cockpit-ws component is configured by default to accept
connections on port
9090. This is the port that is documented for a
"Web-based System Manager" to listen on. It is also relatively memorable.
However there are many reasons you may wish to change the default port. For
example other software may use port
9090 or you may wish to setup
Cockpit to listen on
443 instead. It is also possible to have Cockpit
only listen on one specific IP address.
Note that it is only required to have Cockpit listening on a TCP port on
the server that you access with your web browser. If you add multiple servers
with host switcher, Cockpit will connect to those servers via
The systems that Cockpit runs on are typically locked down with firewalls, SELinux, so changing the default port is not as easy as editing a configuration file.
On servers with
Cockpit starts on demand via socket activation. To change its port and/or address
you should place the following content in the
/etc/systemd/system/cockpit.socket.d/listen.conf file. Create the file
and directories in that path which not already exist. The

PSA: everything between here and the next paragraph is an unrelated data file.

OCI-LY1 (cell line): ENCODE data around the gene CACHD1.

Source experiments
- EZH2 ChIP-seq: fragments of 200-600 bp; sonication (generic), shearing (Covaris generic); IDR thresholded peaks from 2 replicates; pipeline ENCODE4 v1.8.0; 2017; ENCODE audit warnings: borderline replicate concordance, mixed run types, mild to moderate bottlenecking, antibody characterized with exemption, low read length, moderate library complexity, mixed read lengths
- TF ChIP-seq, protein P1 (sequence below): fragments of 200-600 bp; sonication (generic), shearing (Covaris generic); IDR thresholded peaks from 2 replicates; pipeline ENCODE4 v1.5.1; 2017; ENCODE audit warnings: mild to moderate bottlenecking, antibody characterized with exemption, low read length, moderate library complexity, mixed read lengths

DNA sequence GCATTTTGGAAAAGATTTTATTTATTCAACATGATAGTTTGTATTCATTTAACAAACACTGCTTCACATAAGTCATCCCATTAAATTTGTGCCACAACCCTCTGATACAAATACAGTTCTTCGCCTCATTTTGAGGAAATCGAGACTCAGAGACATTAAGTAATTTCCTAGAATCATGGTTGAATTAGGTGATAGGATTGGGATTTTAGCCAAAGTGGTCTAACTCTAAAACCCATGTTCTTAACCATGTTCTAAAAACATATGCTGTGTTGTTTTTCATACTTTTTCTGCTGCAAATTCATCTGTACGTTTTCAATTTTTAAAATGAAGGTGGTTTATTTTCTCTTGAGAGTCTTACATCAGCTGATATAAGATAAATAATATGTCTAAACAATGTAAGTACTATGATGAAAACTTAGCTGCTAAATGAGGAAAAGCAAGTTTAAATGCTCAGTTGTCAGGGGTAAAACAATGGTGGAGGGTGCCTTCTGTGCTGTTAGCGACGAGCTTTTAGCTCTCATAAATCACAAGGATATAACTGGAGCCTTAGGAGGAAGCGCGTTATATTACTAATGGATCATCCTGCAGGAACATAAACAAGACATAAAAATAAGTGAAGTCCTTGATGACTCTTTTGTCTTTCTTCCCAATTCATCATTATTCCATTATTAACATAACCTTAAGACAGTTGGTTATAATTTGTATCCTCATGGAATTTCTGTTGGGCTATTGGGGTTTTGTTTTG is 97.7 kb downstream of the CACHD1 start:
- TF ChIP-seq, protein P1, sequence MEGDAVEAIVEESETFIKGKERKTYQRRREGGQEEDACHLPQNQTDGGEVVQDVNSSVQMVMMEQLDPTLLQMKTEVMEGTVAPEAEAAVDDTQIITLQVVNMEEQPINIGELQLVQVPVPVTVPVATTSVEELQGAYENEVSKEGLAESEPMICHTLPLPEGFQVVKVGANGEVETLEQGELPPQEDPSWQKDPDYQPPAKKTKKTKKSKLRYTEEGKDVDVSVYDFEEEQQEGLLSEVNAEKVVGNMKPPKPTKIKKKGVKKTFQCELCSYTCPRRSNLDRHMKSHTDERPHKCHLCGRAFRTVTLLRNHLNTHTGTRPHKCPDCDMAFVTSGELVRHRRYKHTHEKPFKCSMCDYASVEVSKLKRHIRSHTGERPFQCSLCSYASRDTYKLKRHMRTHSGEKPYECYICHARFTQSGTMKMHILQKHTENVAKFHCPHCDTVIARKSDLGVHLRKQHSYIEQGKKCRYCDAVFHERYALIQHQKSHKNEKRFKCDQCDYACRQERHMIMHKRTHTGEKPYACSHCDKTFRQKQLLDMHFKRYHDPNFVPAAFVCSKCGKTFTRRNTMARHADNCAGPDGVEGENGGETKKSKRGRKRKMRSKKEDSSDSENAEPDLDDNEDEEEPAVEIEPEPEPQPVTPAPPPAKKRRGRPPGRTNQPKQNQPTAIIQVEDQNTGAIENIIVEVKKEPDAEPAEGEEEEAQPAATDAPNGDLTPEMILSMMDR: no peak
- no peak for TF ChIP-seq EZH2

option specifies the desired address and TCP port.
[Socket] ListenStream= ListenStream=443
[Socket] ListenStream= ListenStream=7777 ListenStream=192.168.1.1:443 FreeBind=yes
NOTE: The first line with an empty value is intentional.
systemd allows multiple
Listen directives to be declared in a single socket unit; an empty value in a drop-in file resets the list and thus disables the default port 9090 from the original unit.
FreeBind option is highly recommended when defining specific IP addresses. See the
systemd.socket manpage for details.
In order for the changes to take effect, run the following commands:
$ sudo systemctl daemon-reload $ sudo systemctl restart cockpit.socket
If SELinux is protecting your server, then you will need to tell it to allow Cockpit to listen on the new port. Run the following command to do so. The last argument specifies the desired TCP port.
$ sudo semanage port -a -t websm_port_t -p tcp 9999
If the port is already defined by some other part of the SELinux policy, then
you will need to use the
-m argument to modify the definition. That's
the case with the
443 SSL port, which is typically defined as an
$ sudo semanage port -m -t websm_port_t -p tcp 443
The changes should take effect immediately.
If Firewalld is configured as your firewall, then you will need to tell it to allow Cockpit to receive connections on the new port. Run the following commands to do so. The last options specify the desired TCP port.
$ sudo firewall-cmd [--zone=ZONE] --add-port=443/tcp $ sudo firewall-cmd --permanent [--zone=ZONE] --add-port=443/tcp